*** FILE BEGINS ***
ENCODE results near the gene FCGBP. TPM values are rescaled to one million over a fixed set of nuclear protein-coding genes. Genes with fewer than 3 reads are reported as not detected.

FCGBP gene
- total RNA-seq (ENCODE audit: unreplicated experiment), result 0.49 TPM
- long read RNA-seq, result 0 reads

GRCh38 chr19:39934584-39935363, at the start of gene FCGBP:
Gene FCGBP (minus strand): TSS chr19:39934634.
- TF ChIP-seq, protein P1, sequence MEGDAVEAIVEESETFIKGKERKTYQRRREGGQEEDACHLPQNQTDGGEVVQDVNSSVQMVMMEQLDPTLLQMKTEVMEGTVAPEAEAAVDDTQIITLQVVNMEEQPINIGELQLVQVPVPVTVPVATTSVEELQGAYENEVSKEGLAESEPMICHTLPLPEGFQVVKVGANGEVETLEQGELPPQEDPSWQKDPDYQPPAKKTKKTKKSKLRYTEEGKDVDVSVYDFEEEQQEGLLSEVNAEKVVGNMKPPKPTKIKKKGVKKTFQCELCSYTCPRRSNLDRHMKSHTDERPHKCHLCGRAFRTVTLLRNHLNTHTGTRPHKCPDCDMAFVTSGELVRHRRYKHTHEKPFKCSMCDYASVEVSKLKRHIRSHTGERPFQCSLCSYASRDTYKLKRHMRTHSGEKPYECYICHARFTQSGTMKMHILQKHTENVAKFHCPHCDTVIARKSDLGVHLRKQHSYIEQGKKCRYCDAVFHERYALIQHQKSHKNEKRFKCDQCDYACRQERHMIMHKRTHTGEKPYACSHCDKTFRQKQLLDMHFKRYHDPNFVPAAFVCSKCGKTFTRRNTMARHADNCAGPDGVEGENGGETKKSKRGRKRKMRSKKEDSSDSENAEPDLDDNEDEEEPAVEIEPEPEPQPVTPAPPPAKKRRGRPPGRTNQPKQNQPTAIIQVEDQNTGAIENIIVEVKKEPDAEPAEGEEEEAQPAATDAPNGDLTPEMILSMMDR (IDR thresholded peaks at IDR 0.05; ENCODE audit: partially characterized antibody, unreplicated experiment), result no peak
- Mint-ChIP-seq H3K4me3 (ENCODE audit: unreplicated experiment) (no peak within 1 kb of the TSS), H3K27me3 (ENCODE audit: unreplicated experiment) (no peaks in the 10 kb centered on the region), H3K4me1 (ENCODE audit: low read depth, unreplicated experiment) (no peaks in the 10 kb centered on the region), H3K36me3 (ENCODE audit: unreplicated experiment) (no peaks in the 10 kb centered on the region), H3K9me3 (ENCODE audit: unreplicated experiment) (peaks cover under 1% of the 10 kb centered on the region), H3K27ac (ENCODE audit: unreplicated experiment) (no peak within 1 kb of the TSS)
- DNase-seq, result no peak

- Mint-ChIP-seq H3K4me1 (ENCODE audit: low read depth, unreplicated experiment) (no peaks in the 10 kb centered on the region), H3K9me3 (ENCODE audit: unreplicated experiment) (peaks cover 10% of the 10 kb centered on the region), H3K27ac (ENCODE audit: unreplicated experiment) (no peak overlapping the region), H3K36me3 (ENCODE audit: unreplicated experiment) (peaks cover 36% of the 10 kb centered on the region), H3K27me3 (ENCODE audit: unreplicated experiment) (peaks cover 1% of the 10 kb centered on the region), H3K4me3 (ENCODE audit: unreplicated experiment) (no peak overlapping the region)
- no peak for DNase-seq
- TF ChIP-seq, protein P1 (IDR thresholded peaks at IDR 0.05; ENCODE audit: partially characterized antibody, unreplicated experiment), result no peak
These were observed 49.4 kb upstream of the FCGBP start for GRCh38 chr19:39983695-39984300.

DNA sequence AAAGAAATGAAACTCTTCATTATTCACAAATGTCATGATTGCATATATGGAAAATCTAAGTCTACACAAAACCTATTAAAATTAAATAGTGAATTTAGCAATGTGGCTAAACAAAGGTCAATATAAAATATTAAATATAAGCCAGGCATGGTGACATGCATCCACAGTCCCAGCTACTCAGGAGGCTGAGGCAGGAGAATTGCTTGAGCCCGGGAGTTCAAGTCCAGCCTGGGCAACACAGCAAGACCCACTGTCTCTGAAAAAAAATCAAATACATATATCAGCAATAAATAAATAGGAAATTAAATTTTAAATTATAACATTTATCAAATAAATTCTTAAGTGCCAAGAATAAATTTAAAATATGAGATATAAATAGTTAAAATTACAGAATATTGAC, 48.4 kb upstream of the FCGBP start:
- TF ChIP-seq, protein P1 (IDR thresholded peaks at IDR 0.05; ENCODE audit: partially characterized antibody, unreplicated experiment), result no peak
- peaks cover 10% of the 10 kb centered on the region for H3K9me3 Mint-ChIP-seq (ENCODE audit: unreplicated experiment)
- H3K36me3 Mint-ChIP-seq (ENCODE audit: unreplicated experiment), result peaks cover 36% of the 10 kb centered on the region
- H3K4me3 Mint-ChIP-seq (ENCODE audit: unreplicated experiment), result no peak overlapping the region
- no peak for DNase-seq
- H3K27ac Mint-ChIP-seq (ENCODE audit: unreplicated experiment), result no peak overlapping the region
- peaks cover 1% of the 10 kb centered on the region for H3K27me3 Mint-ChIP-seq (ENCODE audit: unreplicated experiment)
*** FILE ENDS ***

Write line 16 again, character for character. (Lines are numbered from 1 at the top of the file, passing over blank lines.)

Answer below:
- peaks cover 10% of the 10 kb centered on the region for H3K9me3 Mint-ChIP-seq (ENCODE audit: unreplicated experiment)